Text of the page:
Survey research from digital health tech company HealthPrize shows doctors would much prefer to prescribe medications associated with an app, because they sustain better fill rates and track adherence: without one, adherence is virtually an unknown quantity. Doctors are interested in patient wellness in general, as well as good stewardship of their corner of the overburdened healthcare system, and aim to conserve resources where possible. On the financial side, those in accountable care organisations stand to benefit from increased adherence too, by preventing costly hospital readmissions due to patients not taking their medication correctly – often not reimbursed by government and commercial payers.

This group has an even larger economic stake in medication adherence, because they want to pay less for their enrollees’ care. Costly readmissions and sicker patients result in more hospital days, doctor visits, and expensive tests and procedures. When an app helps a patient keep track of their meds and offers reminders on their smartphones, it ultimately tallies less cost in claims for that patient’s insurer.

Health Systems and Accountable Care Organisations
Large health provider networks in the business of population health management can make savings with medication adherence. The more wellness – especially among chronic disease patients, the costliest group they serve – the more ‘shared savings’ payers split with them in the form of increased reimbursements.


App-based initiatives are now under way across the industry. In one project, West Pharmaceutical Services is partnering with HealthPrize to develop apps in conjunction with self-injection drug delivery to enhance the patient experience. Product development in the pharmaceutical field is very slow and methodical, so this collaboration – which involves refining HealthPrize’s gamification app, rather than West building its own – will bring added value to patients far quicker.

With ease of use critical to medication compliance, patients will manually scan barcodes, or otherwise enter data about their medication compliance, into the smartphone/ tablet app, or use an internet browser from a computer if they do not have a wireless device.

In the near future, app use will evolve to become even more automated, streamlined and interactive. For example, drug delivery systems or packaging could signal the smartphone with data points about each episode of medication. A self-injection patient’s app might automatically, in real-time, confirm that a particular dose was delivered, the syringe safety system was deployed, all the medication was injected, and other details. As innovations move forward, all eyes will be on health technology regulators and policymakers to see what kind of testing they require for these kind of integrated systems.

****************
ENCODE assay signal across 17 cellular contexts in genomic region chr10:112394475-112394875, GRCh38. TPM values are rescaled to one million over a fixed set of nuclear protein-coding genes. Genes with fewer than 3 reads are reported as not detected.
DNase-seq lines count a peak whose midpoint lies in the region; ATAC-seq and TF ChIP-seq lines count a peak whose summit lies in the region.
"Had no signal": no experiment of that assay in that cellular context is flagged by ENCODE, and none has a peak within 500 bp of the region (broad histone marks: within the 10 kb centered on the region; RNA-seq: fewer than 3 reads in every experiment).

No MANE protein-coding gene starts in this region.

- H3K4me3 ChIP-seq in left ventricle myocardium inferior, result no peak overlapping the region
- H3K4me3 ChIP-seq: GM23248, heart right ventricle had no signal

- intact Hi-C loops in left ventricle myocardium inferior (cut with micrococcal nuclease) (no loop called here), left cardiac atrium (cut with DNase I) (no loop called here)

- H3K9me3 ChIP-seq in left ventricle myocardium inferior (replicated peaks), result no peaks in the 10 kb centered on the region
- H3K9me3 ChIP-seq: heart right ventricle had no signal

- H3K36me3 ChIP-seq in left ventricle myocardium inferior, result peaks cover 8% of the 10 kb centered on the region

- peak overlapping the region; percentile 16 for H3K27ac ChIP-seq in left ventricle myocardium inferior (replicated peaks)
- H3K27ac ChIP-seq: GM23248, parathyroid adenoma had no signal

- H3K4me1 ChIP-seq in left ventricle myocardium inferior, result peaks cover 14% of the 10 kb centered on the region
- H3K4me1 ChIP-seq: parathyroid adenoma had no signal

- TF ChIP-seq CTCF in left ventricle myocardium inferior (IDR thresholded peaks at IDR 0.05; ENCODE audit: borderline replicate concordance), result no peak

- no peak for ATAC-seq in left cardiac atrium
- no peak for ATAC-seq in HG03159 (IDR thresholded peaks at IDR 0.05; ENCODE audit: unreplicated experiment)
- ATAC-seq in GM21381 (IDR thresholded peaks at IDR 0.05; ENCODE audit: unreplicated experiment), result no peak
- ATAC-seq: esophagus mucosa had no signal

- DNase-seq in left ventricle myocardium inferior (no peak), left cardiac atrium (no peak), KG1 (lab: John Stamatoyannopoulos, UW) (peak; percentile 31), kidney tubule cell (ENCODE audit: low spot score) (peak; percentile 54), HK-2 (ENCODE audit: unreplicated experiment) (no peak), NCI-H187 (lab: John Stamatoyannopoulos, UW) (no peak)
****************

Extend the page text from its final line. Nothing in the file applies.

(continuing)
When it comes to healthcare apps connected to self-injection drug delivery systems that incentivise medication adherence, everyone in this chain is interested in the potential for improving patient care. In particular, pharma companies can realise fuller benefit of their self-dosing products with home monitoring data that is currently difficult to collect, as well as predictive data.

Imagine the potential to know who was taking what dose, where, at what time and day, which lot number they were using, and when refills will be needed. Even apps tied to barcodes, QR codes or other static information can currently produce all of those data points. However, patients need some sort of incentive to provide that last link in the data system; so the most successful apps will reward them for providing that extra effort to engage with the system, while also educating them about their condition and therapy.

Improving medication adherence – and, by extension, outcomes – will involve new partnerships that bring advantages to all involved. Patients and healthcare providers are looking for new ways to use technology in their pursuit of improved wellness, especially for chronic diseases. Rewards-based apps may just be what the doctor ordered.

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Chris Evans, Vice President, Research and Innovation at West Pharmaceutical Services, has been in product development for over 20 years, primarily in healthcare packaging and device development, and is the holder of 19 US patents with several more pending. After graduating from the University of Maryland, his first decade spent in business centred on the manufacturing, engineering and commercialisation of new products. Prior to West, Chris worked for Rexam, Nypro and Insight Product Development.Today, he is responsible for new product and technology development, focusing on enhancing the patient experience.
Chris Evans